Based on the BBC radio serial by Eric Saward by arrangement with the British Broadcasting Corporation
A Target Book
Published in 1987 By the Paperback Division of W.H. Allen & Co. PLC 44 Hill Street, London W1X 8LB
First published in Great Britain by W. H. Allen & Co. PLC 1986
Novelisation copyright ? Eric Saward, 1986
Original script copyright ? Eric Saward, 1985
'Doctor Who' series copyright Q. British broadcasting Corporation, 1985, 1986 Typeset in Baskerville by Fleet Graphics, Enfield, Middlesex
Printed and bound in Great Britain by Anchor Brendon Ltd, Tiptree, Essex
ISBNO 426 20263 5
This book is sold subject to the condition that it shall not, by way
of trade or otherwise, be lent, resold, hired out or otherwise circulated without the publisher's prior consent in any form of binding or cover other than that in which it is published and without a similar condition including this condition being imposed upon the subsequent purchaser.
Part One: In the Beginning ...
1 The Vipod Mor
2 The Life and Times of Shellingborne Grant
3 Something Nasty in the Ducting
4 'This Is the Captain of Your Ship ...'
Part Two: ... Goodnight and Amen
5 The Dissolute Time Lord
6 Bath Time
7 The Voice Within
8 'Mr' Seedle and 'Mr' Snatch
9 The Search Begins
10 The Meeting of the Minds
11 The Search Ends
For Jane, with fondest love.
PART ONE: In the Beginning ...
1 The Vipod Mor
The galaxy of Setna Streen was not unlike our own so-called Milky Way. At its centre, a mass of stars seemed to form a flat dice or hub. Spiralling out from this were what appeared to be 'S'-shaped spokes that tapered into thin mists. In fact, the whole thing, when viewed from afar, looked very much like a Catherine wheel frozen in all its glory.
The more romantic' preferred to see it as another sort of wheel, its rim now broken and decayed, but one that was once part of a chariot that carried some long-forgotten god across the heavens. As most galaxies are of a similar shape, cynics were heard to echo that this mobile deity was a rather reckless and messy driver. Not only did he appear to break a great many wheels, but he was very casual in the way he abandoned his debris all over the universe.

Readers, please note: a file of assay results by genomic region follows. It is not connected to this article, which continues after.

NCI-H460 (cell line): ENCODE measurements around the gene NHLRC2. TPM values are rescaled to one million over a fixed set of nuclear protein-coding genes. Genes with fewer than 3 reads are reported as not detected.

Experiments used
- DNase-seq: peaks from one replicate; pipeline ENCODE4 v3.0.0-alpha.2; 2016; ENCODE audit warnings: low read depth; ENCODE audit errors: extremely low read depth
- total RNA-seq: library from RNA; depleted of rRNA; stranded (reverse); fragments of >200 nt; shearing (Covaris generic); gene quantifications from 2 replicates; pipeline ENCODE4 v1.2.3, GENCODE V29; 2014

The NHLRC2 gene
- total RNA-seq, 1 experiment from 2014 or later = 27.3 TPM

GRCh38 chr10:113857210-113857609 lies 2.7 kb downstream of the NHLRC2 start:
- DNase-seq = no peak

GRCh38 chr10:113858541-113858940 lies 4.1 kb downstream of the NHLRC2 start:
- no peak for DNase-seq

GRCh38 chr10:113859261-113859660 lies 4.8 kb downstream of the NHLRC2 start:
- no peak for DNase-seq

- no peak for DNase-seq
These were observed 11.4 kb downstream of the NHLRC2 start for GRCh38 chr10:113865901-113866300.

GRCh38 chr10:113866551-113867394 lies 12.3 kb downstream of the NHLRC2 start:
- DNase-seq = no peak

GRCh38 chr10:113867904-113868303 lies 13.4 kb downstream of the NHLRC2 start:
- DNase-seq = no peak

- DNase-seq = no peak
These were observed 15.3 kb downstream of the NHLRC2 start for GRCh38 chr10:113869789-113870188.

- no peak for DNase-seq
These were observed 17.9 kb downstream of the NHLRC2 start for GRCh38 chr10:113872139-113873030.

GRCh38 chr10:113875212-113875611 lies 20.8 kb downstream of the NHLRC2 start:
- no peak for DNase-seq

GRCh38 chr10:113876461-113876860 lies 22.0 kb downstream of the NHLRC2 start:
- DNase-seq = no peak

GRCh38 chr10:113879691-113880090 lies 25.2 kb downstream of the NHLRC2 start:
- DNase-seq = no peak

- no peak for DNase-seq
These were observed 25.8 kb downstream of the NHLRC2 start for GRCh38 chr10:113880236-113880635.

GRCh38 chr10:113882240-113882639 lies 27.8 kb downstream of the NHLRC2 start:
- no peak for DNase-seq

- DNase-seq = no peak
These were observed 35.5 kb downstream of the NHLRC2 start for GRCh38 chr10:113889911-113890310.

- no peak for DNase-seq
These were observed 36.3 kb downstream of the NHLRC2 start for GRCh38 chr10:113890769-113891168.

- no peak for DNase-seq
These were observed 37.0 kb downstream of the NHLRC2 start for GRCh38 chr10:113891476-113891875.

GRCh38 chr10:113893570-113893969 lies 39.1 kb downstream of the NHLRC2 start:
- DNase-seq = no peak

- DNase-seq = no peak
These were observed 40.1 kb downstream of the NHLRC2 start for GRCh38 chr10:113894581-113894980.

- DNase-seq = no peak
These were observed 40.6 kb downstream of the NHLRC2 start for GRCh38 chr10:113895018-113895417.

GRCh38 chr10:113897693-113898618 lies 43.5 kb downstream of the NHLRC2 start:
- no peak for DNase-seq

Now, it is interesting to note that towards the end of the twentieth century, a man from Earth, by the name of Horace Noakes, set out to prove that the 'chariot wheel' theory was true.
Of course people laughed, especially as he cited the so called myths put about by the ancient Greeks. Horace reasoned that these were not stories inspired by a surfeit of retsina or ouzo, but genuine sightings.
When the scientific establishment had stopped sneering, they started to examine his evidence more closely, hoping that it would provide them with a few more smirks and sniggers.
In his book The Giants Who Walked the Heavens - An Every-day Story of Cosmos Folk, Horace went on to argue the significance of the Zodiac signs.
As we now know, the various group of stars we call constellations are not related in any way at all. In fact, many of the stars making up such a cluster are often separated by hundreds of light years. It is only the perspective placed on them, when viewed from Earth, that gives them any form of tenuous relationship. This, of course, is known by any three-year old with an IQ of minus ten. The real puzzle was why those particular stars had been chosen to make up the configuration imposed upon them, when it was obvious to a dead Voltrox that they didn't resemble the image they were supposed to represent.